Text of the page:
Interview with Jessica Rawson: The significance of museums in cultural exchanges
Updated 19:42, 04-Nov-2019
By Ye Qing

At the invitation of the Beijing Forum 2019, Jessica Rawson, a famous British art historian, curator, and academic administrator and professor of Oxford University, attended the Beijing Forum on November 1. She delivered a speech on November 2 at Peking University with the theme "China's Unique Civilization and Technological Exchange across Eurasia, 3000-500 BC" and dialogue with domestic scholars engaged in archaeology, art history, and other aspects of research.

On the day Rawson attended the forum, CGTN interviewed her about the museum and the achievements of Chinese archaeology in recent years.

In her opinion, the time period is a very important element in archaeology, since scientists can infer the course of the country's development from time.

In Eastern Asia, she said, the cities and tombs are somewhat older than those in China. They use very different materials like gold and beads, and many animal images, such as sheep and goats.

But China is different, such as the Archaeological Ruins of Liangzhu City, which had recently become a UNESCO World Heritage. Rawson said that visitors would be surprised to find that Liangzhu is a symbol of more than 5,000 years of Chinese history, with jade, lacquer, and porcelain unearthed.

A visitor looks at jade "Cong" of Archaeological Ruins of Liangzhu City on May 29, 2018. /VCG Photo

A visitor looks at jade "Cong" of Archaeological Ruins of Liangzhu City on May 29, 2018. /VCG Photo

"So for the visitor, there is very little explanation in China about the difference," said Rawson, "I think the difference is very nice; I think the difference, in contrast, is important, but it's very difficult for outsiders to understand."

Talking about the cultural gap between East and West, Rawson said there are several significant differences, but the scholars and visitors should face them with a positive attitude.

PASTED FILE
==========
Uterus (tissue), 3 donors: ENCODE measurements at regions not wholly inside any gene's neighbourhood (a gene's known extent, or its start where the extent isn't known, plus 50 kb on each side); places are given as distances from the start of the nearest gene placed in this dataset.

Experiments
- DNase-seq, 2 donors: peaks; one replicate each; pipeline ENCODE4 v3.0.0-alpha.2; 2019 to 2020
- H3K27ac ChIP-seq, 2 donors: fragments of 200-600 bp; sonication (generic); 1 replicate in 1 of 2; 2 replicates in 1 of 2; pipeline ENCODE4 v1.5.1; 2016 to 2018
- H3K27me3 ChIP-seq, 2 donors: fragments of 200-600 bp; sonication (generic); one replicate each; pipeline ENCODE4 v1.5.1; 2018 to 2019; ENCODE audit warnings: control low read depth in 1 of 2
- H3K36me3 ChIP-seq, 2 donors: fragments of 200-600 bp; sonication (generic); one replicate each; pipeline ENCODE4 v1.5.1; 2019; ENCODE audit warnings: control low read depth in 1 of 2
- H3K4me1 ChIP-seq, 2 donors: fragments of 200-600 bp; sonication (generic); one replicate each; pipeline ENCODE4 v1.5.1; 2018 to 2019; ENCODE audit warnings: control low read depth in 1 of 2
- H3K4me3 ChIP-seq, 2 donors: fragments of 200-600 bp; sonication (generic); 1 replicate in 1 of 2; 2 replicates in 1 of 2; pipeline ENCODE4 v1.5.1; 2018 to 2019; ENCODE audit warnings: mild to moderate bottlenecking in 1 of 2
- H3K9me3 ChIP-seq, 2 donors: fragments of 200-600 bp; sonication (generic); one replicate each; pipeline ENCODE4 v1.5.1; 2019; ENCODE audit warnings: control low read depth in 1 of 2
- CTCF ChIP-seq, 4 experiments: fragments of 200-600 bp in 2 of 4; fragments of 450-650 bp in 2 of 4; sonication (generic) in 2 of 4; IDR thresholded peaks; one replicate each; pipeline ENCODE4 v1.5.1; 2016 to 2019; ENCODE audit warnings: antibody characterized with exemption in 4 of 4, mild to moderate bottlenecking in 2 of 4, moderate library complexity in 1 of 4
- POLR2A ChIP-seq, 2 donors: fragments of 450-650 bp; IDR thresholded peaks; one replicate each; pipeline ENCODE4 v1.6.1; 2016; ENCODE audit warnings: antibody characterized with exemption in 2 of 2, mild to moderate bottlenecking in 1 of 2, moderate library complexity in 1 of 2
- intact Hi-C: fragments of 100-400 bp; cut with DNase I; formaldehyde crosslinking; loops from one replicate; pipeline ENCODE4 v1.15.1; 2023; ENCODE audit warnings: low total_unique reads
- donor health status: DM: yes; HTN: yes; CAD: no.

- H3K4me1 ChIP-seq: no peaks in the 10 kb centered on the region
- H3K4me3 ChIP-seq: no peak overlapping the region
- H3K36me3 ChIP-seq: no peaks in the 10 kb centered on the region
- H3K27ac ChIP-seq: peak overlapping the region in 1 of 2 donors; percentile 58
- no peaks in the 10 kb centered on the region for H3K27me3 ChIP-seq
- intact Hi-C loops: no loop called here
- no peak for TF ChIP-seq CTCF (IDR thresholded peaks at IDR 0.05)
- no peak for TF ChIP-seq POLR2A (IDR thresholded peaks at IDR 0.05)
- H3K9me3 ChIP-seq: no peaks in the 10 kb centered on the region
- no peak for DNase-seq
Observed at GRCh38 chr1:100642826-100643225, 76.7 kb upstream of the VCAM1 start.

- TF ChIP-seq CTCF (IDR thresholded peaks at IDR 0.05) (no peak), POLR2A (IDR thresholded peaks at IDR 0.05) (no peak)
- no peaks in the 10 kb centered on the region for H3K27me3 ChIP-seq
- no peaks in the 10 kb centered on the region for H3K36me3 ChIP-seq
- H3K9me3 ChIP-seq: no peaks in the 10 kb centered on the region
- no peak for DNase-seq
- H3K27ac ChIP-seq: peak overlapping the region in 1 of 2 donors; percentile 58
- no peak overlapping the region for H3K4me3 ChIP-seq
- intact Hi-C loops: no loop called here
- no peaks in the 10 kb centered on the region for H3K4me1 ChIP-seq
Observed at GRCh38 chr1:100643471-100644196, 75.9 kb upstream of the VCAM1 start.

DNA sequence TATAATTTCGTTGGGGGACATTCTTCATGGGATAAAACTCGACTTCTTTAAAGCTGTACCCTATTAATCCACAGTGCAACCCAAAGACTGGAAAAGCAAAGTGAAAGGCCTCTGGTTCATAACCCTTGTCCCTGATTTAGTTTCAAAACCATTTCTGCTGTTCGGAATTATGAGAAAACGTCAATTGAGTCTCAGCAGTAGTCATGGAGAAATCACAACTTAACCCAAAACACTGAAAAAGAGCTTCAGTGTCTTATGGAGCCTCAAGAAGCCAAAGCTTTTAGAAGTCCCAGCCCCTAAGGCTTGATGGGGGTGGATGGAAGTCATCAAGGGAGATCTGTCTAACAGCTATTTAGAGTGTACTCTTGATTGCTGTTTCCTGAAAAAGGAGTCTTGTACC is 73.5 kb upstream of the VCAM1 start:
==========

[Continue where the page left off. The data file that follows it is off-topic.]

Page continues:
She also believes that it is these differences that shape cultures. "I'm a great supporter of the understanding of Chinese archaeology, but you need more explanation, and you need to accept the gap is positive. It is a very good thing that your culture and our culture are different," added Rawson.

For Rawson, who was Deputy Keeper and then Keeper of the Department of Oriental Antiquities at the British Museum from 1976 to 1994, being a curator is very different from being a scholar. As a scholar, she has more "academic freedom" and can communicate with more schools, such as Peking University, she said.

"But when you're a curator, you're spending a lot of time with individual objects, and you try to understand how these objects fit into a culture," she said.

In the cultural exchange of a country, Rawson said, what the museum can do is to carry out as many exhibition exchanges as possible, so as to bring more contents about the culture of other countries to the visitors of its own country.

"I think it helps to understand more about other cultures. So I suggest that you continue to exchange exhibitions, invite exhibitions to the national museums, and explain to other people in China, the nature of Western or Asian cultures in middle east and in Africa and Australia, you know, and South America, many beautiful things," Rawson said, "And we are very much welcoming Chinese exhibitions in Britain."